The Work of Memoir

The following is in response to Irene Water’s Times Past challenge. Read the rest of her post at Carrot Ranch for more discussion on memoir writing.

Alphabetical Order,                 D. Avery

I would have to go to school.
Because, while I knew some things, I did not know all things, and there they would teach me things.
I would learn to read and write.
Ok, so I went to kindergarten. No regrets. I met some good friends there. And I learned. I learned how easy it is to get in trouble with your good friends in kindergarten. And I learned to recite the alphabet. I learned it and then we just did it. Recite, recite, recite. Reading, I found out, was to wait until first grade. (The secret was, it was too late; I had accidentally figured reading out at home while looking at comic books. Shhh.) But by day it was that crazy disconnected string of letters that weren’t even categorized by their roles; their sounds and roles were still guarded secrets. We just learned to identify them by sight and their names. And that was fair, because not all my friends could read when they got home but at school we were all equal when it came to reciting the alphabet, though in fact Freddie could sing it more beautifully and faster than any of us. In another year, in first grade, it was less fair; he was still singing that song while the rest of us were all out of tune, scattering those letters and putting them into choppy combinations of sounds.
But what about writing? Well that was where we recited on paper, drawing the letters, making them ourselves. We had to do this silently; Miss Koring liked silence a lot. Freddie kept singing the alphabet, he got in trouble for that.
I figured out how to do this alphabet writing, and I did it just like Miss Koring showed us, one letter after another in that same order we sang them in. It was fun at first, mastering this skill, copying those letters onto the lined paper. We kept doing it. In the same order. In the same way. I started to get into trouble.
Ms. Koring did not like it when Bs had wings and antennae drawn on them. I made it through the Cs, and even capital D. But lower case Ds looked like the musical notes that Miss Thorpe taught us, Miss Thorpe who let me do the chickadee-dee-dee part of the music lesson because of my name. Miss Koring did not like it when my lower case Ds danced up and down the lined spaces like musical notes, like flitting chickadees. EEEEeeee. Flying flags flapping on the Fs got me in trouble again. GGGGgggg HHHHhhhh III (am being so good) iii JJJJ jjjj . Miss Koring came back by. Kicking Ks caused conflict. LLLLLlllll. Looking through the window I could see majestic mountains mounded with snow, but I got in trouble for my rendition of the letter M. I’ll be good. NOPQRS, S started the sound of my surname, but I slunk sorrowfully when scolded for my slithering script. And I should have known not to string taut telephone wires between my Ts, and to have just done them as I had been taught. Too late. UVW, whoa, here we go again, Ws, waves of Ws washing wildly across the lined paper. In trouble again; I couldn’t win. XYZ, Z end of the day, another day of school. I hadn’t learned much.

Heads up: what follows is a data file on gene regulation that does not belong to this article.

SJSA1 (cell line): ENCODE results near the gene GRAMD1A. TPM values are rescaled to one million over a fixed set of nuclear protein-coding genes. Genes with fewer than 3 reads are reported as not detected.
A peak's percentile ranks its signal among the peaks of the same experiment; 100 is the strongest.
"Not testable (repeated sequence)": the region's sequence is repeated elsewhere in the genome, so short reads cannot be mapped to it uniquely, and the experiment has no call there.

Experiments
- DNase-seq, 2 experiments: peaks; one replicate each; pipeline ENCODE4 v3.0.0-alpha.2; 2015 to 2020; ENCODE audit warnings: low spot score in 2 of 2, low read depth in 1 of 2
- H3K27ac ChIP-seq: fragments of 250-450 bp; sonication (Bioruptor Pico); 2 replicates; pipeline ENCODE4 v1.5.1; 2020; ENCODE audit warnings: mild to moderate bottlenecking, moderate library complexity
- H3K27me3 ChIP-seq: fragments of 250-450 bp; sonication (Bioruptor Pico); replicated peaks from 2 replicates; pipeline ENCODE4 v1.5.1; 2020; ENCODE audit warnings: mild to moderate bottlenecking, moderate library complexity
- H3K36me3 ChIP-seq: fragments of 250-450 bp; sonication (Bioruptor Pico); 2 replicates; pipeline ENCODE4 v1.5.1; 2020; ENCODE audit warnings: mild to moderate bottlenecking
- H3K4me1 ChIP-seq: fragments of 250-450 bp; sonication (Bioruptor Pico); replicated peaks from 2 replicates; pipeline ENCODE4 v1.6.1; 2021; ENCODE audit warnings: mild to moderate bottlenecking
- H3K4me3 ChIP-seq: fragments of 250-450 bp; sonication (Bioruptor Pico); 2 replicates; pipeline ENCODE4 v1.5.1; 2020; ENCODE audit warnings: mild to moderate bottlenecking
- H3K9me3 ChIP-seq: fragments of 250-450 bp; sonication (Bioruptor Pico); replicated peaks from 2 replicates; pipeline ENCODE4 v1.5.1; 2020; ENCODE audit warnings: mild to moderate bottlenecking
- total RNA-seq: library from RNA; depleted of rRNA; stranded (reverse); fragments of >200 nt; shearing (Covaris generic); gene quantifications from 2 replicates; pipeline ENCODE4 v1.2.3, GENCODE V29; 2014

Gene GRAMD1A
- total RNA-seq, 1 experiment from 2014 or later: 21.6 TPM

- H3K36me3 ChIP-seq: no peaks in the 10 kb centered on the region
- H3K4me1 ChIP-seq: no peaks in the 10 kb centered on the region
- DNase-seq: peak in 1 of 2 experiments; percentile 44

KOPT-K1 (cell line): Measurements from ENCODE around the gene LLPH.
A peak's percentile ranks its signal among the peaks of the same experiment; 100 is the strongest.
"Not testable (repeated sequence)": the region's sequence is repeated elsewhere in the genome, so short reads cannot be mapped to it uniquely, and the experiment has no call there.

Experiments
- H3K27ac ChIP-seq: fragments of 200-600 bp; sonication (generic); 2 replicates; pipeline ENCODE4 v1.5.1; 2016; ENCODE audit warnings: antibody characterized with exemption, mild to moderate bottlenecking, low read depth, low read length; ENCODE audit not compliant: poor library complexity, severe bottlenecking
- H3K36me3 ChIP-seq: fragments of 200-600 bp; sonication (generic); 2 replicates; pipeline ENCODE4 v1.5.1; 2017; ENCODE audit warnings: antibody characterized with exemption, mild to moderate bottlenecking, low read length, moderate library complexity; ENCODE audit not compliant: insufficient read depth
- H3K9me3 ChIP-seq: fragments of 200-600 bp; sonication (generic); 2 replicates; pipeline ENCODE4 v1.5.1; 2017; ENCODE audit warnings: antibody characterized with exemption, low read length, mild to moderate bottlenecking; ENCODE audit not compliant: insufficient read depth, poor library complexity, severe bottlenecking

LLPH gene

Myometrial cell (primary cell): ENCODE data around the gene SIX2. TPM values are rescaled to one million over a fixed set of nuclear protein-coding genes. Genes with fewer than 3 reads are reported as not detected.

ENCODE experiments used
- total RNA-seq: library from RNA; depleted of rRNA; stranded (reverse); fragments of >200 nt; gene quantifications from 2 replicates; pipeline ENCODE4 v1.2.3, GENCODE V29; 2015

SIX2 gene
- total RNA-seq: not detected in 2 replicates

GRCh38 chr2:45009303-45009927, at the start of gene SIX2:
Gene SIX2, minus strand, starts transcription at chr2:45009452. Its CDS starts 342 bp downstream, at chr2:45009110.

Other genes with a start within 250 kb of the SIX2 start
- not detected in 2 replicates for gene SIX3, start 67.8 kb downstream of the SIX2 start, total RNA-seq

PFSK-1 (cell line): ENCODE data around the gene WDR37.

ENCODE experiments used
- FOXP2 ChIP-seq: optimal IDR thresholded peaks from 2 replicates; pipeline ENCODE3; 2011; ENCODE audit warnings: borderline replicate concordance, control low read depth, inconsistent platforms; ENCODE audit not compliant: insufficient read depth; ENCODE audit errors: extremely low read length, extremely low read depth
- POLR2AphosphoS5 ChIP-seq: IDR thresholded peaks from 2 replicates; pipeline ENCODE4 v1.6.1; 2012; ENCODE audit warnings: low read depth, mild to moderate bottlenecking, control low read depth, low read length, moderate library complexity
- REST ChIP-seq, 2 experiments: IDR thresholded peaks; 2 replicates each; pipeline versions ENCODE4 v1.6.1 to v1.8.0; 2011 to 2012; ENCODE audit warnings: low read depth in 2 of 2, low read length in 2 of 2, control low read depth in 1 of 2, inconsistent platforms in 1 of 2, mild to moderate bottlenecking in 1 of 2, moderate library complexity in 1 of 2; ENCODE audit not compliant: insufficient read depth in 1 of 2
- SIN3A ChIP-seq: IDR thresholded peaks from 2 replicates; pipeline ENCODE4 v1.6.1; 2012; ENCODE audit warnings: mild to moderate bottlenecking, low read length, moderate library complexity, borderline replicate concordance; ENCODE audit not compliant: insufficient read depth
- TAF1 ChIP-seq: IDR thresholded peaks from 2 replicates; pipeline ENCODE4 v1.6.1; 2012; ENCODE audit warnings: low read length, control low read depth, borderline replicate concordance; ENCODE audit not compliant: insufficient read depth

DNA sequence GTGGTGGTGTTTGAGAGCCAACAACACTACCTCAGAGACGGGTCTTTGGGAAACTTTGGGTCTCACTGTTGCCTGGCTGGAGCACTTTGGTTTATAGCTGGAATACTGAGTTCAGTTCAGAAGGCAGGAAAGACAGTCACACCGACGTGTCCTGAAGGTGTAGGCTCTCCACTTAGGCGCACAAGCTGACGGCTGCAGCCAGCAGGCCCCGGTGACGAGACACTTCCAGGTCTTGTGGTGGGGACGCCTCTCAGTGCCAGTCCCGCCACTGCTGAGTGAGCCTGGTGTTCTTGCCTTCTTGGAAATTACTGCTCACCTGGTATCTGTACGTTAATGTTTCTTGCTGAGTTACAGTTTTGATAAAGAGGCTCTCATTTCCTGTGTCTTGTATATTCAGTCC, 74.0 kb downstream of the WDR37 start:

I would have to come back.

Carrot Ranch Literary Community

By Irene Waters

As you read this I will be sitting on the high seas, nearing the equator, out of range of the internet so I will start by apologising for what will seem my tardy response to any comments. Don’t worry I will get there and look forward to coming back to a conversation in full swing.

Initially, I was planning for this post to discuss what memoir is but decided that I have already written a post on the difference between memoir and fiction so instead I will direct you to that and write instead on the work of Memoir.

Have you ever thought about why you read memoir? Have you ever noticed that you read memoir differently to the way you read fiction? I know I do. I am supercritical with memoir if I find what is written to be unbelievable. If I discover after I have…

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12 thoughts on “The Work of Memoir

  1. I haven’t read Irene’s post yet, but I enjoyed your response. As a year one teacher, how could I not? While I was taught as you describe, I never taught that way. How clever (and fortunate) that you’d figure out reading before you got to school, and how wonderful you realised that there were differences between kids that didn’t matter a thing at all. Oftentimes, in my experience, back then, the inability to learn was accepted as “normal” and no attempt was made to adjust the curriculum or pedagogy to suit them. Many of those kids left school early, got a trade, and made the big bucks. You know what I loved most about your post? Your final sentence, that you learned nothing so you had to go back. 🙂

    Liked by 2 people

  2. Loved your response D and how you managed to keep your creativity going despite the teachers. I love the thought of all your letters bouncing over the page as music and washing on the line. Sharon earlier suggested that we should have paid less attention to the style and more to creativity. It sounds as though that is exactly what you did. It made me wonder whether the whole idea of being taught writing as we were was to make us the same and unwittingly had the effect of knocking out some of our creativity. You might think you don’t write memoir but this was a lovely snippet of your childhood.

    Liked by 1 person

  3. Pingback: School Days, Reminiscences of D. Avery | Norah Colvin

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